At Assembly on March 9, students who represented Nobles at the Student Diversity Leadership Conference (SDLC) in December shared their takeaways from the summit. This year’s reps included Helena Jensen ’17, William Wang ’16, Maya Cortez ’16, Gabriela Ureña ’16, Mariam-Alexis Camara ’17 and Miguel Principe ’16.
The SDLC is held annually in conjunction with the People of Color Conference; in 2014, more than 1,600 students from around the country participated. The goal of the conference is “to help participants appreciate each other’s identities and their own, improve cross-cultural communication, develop effective strategies for social justice, and practice expression through the arts through peer networking.”*
Helena Jensen spoke about the disparaging effects of unrealistic standards of “beauty” and doctored media images on self-perception, and hopes awareness can bring a shift toward more highly valuing the non-physical attributes individuals have to share.
William Wang spoke from personal experience about the variety of family structures that exist (his father lives and works in Hawaii).
Gabriela Ureña addressed the problems inherent within our usage of the English language, which, although it doesn’t include male and female articles, compels us to associate certain words with certain genders. By virtue of saying, “I am a strong, independent woman,” she says, one implies that women are speaking defensively and shouldn’t have to.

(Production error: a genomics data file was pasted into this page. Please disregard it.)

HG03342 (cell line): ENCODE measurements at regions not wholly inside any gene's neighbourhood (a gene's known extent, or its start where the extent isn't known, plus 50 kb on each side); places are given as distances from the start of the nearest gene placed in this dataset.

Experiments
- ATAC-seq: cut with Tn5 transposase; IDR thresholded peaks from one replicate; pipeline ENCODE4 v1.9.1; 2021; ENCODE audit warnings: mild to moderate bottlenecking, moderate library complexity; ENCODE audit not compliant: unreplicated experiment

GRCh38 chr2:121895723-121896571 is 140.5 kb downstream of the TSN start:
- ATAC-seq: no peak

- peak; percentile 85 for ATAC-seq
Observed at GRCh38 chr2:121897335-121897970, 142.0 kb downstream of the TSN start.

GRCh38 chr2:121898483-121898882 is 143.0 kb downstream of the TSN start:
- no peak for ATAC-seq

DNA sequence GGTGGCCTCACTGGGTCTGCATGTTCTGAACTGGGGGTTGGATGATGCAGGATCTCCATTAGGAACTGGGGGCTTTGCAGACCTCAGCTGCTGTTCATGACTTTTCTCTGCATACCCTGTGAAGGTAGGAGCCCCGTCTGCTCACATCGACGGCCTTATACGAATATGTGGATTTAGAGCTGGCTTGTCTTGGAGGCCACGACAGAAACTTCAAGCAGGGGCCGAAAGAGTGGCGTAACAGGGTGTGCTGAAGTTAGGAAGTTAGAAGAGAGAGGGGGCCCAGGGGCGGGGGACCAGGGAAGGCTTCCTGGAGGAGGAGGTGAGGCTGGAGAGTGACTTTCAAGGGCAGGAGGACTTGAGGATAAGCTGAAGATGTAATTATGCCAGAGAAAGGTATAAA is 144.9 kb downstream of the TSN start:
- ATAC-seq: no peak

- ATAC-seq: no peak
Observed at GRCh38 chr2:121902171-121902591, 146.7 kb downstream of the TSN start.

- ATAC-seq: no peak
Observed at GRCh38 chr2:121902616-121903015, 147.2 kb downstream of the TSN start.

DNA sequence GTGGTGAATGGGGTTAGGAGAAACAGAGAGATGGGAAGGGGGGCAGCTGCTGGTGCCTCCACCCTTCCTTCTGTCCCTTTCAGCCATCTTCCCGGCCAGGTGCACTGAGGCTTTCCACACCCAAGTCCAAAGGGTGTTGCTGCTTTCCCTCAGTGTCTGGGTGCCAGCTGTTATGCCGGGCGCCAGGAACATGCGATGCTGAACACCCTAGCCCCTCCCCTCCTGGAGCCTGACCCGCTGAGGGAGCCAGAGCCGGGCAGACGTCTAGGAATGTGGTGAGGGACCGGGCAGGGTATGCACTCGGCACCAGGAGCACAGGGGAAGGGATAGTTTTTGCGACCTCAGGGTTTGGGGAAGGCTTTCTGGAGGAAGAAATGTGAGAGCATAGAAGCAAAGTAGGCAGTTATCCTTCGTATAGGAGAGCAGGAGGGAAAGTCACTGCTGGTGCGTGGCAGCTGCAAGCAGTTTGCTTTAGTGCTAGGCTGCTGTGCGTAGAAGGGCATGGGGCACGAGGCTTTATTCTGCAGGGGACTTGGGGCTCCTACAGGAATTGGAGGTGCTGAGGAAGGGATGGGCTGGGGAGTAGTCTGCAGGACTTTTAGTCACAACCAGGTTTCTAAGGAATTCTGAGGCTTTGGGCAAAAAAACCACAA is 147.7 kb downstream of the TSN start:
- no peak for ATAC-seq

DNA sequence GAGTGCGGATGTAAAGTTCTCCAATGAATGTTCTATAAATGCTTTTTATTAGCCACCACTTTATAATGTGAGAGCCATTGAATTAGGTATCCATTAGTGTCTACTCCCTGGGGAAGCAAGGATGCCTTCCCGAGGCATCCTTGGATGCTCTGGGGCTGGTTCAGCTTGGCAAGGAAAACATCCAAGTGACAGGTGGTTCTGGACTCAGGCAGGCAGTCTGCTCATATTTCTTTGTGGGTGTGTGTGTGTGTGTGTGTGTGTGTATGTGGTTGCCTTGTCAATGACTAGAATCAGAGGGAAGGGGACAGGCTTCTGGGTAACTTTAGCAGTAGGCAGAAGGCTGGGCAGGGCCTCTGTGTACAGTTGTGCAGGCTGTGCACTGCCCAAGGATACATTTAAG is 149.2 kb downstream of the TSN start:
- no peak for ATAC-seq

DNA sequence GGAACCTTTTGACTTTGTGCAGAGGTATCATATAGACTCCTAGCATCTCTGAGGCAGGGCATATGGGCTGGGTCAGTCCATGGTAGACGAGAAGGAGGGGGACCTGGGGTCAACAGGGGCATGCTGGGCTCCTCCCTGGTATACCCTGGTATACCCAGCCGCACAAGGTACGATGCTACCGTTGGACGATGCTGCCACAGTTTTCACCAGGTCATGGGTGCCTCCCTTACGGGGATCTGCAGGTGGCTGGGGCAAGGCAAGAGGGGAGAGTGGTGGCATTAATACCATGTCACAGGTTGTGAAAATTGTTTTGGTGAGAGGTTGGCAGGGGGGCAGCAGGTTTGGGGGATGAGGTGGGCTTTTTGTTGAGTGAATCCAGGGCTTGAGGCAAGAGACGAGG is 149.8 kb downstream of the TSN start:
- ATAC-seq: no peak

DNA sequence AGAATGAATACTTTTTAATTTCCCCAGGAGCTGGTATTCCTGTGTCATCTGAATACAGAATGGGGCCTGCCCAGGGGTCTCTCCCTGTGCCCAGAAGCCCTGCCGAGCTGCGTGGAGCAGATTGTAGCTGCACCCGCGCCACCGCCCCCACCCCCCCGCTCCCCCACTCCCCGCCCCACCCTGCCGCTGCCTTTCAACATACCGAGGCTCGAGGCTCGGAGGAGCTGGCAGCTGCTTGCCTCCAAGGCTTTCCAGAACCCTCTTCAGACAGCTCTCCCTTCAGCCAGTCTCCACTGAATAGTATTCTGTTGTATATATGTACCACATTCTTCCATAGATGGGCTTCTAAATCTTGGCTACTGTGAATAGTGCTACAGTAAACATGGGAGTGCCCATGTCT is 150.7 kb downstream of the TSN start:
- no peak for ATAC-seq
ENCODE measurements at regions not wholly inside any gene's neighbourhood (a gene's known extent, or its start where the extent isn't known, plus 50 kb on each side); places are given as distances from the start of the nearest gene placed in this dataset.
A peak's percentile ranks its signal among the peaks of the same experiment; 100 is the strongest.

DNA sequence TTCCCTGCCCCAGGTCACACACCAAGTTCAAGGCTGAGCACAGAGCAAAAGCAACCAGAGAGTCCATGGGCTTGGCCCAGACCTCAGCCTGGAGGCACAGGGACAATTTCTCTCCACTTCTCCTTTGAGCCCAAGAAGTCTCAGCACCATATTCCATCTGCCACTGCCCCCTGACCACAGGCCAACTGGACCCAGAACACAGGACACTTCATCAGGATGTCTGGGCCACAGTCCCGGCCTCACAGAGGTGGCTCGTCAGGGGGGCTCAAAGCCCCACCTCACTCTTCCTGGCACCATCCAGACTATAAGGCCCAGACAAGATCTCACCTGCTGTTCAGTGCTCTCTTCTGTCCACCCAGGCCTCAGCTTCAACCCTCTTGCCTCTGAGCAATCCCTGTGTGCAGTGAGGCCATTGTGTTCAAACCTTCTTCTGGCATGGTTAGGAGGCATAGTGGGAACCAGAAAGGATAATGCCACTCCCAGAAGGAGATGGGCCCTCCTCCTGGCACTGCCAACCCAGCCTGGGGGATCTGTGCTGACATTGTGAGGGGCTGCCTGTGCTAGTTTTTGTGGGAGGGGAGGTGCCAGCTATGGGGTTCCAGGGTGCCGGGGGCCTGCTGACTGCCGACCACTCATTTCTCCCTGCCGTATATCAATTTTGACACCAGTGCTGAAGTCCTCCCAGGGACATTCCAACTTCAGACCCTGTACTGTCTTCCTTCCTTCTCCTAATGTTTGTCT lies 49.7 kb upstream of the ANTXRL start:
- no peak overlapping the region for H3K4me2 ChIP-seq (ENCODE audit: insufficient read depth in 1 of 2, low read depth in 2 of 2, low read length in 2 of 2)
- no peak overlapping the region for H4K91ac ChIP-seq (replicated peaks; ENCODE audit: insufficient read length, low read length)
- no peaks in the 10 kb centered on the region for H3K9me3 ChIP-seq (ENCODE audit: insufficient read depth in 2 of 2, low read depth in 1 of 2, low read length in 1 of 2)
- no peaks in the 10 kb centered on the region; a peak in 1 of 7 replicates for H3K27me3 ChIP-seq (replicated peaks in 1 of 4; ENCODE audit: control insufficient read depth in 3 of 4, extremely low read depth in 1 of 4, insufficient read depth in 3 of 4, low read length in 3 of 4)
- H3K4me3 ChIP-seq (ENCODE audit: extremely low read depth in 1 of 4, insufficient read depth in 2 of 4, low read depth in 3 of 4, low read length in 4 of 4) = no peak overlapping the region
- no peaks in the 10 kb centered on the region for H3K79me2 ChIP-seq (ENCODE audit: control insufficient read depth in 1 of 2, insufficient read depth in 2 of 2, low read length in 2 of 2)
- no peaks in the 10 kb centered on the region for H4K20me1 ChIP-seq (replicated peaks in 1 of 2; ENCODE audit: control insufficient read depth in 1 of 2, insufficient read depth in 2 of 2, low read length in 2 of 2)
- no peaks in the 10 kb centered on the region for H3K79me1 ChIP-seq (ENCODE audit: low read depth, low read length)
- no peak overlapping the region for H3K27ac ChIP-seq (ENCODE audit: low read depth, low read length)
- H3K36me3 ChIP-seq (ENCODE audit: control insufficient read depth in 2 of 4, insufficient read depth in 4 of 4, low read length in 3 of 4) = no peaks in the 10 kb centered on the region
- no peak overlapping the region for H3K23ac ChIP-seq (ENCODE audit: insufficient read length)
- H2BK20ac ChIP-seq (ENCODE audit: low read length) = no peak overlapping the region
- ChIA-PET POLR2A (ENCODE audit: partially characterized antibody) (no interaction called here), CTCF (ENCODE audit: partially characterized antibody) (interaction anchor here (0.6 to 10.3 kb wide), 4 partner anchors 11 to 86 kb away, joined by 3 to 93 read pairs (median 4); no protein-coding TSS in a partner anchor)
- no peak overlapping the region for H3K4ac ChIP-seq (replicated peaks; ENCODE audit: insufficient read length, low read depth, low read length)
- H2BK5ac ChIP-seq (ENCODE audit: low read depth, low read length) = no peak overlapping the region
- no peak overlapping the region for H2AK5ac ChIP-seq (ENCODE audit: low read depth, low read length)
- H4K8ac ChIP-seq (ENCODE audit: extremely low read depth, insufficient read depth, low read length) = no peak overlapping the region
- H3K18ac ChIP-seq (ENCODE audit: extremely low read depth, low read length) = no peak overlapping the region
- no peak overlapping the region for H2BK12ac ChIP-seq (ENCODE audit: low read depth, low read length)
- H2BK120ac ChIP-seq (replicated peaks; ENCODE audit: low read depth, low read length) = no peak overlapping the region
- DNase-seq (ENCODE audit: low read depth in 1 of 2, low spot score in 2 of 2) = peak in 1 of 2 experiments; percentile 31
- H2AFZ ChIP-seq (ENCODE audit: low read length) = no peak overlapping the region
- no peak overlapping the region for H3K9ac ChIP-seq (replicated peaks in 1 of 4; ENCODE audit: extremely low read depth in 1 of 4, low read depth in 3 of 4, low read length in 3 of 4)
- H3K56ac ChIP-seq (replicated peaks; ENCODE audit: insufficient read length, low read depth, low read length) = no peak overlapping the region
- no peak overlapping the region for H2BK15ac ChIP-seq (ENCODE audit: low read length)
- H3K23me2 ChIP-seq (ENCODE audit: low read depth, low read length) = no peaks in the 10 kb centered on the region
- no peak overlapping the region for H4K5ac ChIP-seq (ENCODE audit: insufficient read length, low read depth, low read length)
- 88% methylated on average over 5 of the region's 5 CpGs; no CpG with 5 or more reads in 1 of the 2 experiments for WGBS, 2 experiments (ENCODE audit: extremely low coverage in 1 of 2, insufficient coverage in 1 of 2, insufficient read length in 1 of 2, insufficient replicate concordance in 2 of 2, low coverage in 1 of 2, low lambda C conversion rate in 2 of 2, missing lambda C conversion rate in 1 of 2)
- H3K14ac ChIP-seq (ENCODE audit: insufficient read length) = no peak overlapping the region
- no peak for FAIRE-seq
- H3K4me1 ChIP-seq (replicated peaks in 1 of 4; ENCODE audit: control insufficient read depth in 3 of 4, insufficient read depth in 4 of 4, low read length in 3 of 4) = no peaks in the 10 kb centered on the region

Mariama-Alexis Camara came to Nobles from a Christian school, and admits the transition to a secular environment was an adjustment. While she recognizes the freedom students have to be themselves, the fact that religion is not interwoven in the everyday inspired her to remind people to be sensitive to and appreciative of different perspectives.
Maya Cortez, although poised and confident on the Assembly stage, recalls being a shy, anxious youngster. She pointed out, we are incapable of knowing what obstacles and struggles others are facing. Something as simple to one person as getting out of bed in the morning may seem insurmountable to someone else. Compassion matters.
Although each student addressed a different facet of identity, the unified message was one of appreciation, advocacy and empathy.